14. I personally agree and know that islamically it’s ok to use birthcontrol that as said above doesn’t kill an already joined egg/sperm. The question is which exact methods do this. Some pills don’t prevent the sperm from meeting the egg and jsut keep it from attaching to the wall. Like IUDs and such. Barrior methods like condoms, spermiside, diaphrams, sponges etc.. all stop the meeting. Pulling out of the man before releasing the sperm usually works and is stated above but the percentage that is works with is low enough for couples not to want to take that chance. Though if you run out of condoms, pills etc..this option is best. Also a woman can watch her body’s fluids and patterns to determine when she’s most able to get preg. and DONT have sex durring this time. (i used it the other way around to GET preg with my second and it worked). Most of thew point is to be educated about the different kinds of optional available. We didn’t want kids for the first year (ok half year) [[ok ok it only lasted a few months before he caved in to my begging] so we went straight away to the doctors like a few days after we were married. Pills were the easiest to manage but I still hate to take them because I don’t believe that it is preventing the meeting and I feel bad for all those “met egg/sperms” that have been flushed out. May Allah forgive me.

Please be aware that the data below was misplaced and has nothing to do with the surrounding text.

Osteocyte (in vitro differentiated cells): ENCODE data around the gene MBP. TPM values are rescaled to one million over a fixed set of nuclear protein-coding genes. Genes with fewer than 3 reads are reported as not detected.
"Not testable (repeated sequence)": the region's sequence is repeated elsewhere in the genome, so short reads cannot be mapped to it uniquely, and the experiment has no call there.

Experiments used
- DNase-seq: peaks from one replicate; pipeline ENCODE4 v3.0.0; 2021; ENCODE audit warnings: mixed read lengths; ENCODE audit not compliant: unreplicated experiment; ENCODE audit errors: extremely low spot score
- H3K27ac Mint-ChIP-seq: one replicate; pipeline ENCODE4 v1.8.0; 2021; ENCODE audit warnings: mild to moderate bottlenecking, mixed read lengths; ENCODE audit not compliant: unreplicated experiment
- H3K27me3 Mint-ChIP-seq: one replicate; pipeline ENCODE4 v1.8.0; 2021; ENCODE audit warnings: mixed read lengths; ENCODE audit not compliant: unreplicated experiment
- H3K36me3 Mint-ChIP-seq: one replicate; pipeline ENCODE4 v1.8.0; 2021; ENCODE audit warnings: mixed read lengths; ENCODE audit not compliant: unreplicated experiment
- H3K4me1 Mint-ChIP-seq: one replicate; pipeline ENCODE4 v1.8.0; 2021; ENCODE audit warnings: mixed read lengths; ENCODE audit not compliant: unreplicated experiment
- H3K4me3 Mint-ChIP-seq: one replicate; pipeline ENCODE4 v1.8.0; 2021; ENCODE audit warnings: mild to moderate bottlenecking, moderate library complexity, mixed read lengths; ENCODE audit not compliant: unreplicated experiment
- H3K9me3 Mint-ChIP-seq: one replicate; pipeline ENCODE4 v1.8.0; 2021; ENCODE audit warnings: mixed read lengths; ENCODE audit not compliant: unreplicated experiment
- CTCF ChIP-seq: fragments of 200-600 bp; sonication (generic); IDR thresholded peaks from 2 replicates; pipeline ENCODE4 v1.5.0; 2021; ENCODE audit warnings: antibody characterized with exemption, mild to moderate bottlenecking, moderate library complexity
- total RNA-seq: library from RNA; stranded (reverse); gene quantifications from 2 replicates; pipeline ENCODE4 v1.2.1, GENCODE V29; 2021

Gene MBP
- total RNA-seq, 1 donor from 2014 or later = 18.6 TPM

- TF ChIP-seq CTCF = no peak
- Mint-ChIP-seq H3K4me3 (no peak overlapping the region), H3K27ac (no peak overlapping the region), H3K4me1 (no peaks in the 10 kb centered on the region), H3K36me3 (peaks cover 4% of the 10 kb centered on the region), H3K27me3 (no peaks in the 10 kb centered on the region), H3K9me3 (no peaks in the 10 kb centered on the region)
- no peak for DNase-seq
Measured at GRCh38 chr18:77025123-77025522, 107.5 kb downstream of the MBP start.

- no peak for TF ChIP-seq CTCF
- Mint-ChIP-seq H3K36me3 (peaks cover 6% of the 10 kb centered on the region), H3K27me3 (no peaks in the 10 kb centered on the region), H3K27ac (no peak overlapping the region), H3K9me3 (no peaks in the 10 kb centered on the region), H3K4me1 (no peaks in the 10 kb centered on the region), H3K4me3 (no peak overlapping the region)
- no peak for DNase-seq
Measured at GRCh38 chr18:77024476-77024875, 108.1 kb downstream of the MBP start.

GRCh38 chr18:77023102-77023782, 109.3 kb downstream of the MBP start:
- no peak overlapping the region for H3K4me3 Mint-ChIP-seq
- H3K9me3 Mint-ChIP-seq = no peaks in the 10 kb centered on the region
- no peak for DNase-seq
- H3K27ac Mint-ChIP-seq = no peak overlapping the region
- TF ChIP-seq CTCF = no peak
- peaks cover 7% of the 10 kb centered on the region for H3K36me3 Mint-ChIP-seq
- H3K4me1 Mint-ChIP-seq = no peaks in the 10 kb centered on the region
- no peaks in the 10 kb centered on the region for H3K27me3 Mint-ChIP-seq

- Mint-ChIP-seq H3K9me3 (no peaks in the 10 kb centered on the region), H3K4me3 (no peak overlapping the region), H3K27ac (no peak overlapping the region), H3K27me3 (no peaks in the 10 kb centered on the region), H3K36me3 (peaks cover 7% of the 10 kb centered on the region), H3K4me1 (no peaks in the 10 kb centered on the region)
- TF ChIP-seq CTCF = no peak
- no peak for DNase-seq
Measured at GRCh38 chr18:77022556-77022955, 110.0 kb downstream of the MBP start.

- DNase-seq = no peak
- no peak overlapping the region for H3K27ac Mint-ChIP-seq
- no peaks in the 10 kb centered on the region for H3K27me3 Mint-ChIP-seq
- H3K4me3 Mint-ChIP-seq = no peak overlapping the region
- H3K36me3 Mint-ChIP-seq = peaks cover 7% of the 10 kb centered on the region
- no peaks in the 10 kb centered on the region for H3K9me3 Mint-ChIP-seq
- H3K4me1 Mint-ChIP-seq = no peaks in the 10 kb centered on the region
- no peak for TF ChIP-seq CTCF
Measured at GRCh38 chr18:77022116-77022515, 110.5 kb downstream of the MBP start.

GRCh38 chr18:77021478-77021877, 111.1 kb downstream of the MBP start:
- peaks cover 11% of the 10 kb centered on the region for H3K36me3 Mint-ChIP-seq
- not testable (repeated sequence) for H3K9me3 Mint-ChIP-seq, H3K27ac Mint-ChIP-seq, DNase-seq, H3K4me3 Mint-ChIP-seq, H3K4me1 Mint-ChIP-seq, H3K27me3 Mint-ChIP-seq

15. AMW,

    Why do you think that taking the pill doesn’t prevent the meeting of egg and sperm? As long as you are taking the correct strength, as I understand it, taking the pill stops your eggs from being released at all. Right?

    Birth control was never a big topic in our family gatherings. If anything, the most commonly asked question at every meeting was ‘When are you going to have another baby?’ Some women I know used to go into a rage when asked this question. I just laughed and told everyone that my husband didn’t want anymore and they stopped asking.